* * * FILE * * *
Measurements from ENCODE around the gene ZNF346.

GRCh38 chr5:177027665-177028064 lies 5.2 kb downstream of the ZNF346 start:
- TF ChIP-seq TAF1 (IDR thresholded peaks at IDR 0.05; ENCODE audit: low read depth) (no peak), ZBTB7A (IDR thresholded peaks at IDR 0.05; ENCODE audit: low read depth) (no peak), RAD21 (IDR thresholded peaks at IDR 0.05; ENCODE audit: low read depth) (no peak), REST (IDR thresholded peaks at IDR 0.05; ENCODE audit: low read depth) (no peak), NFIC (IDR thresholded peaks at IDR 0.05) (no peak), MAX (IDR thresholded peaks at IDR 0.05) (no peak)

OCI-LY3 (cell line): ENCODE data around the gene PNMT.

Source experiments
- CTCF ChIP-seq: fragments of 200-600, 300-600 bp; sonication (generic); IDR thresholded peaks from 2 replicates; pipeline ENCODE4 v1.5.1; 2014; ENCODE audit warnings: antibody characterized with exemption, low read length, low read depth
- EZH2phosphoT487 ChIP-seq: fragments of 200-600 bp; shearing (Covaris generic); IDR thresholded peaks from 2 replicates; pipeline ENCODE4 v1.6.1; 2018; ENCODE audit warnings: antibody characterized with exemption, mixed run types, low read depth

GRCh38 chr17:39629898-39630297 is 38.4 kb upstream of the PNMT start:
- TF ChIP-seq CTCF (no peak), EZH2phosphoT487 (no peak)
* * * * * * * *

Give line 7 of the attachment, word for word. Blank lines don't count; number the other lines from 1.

- EZH2phosphoT487 ChIP-seq: fragments of 200-600 bp; shearing (Covaris generic); IDR thresholded peaks from 2 replicates; pipeline ENCODE4 v1.6.1; 2018; ENCODE audit warnings: antibody characterized with exemption, mixed run types, low read depth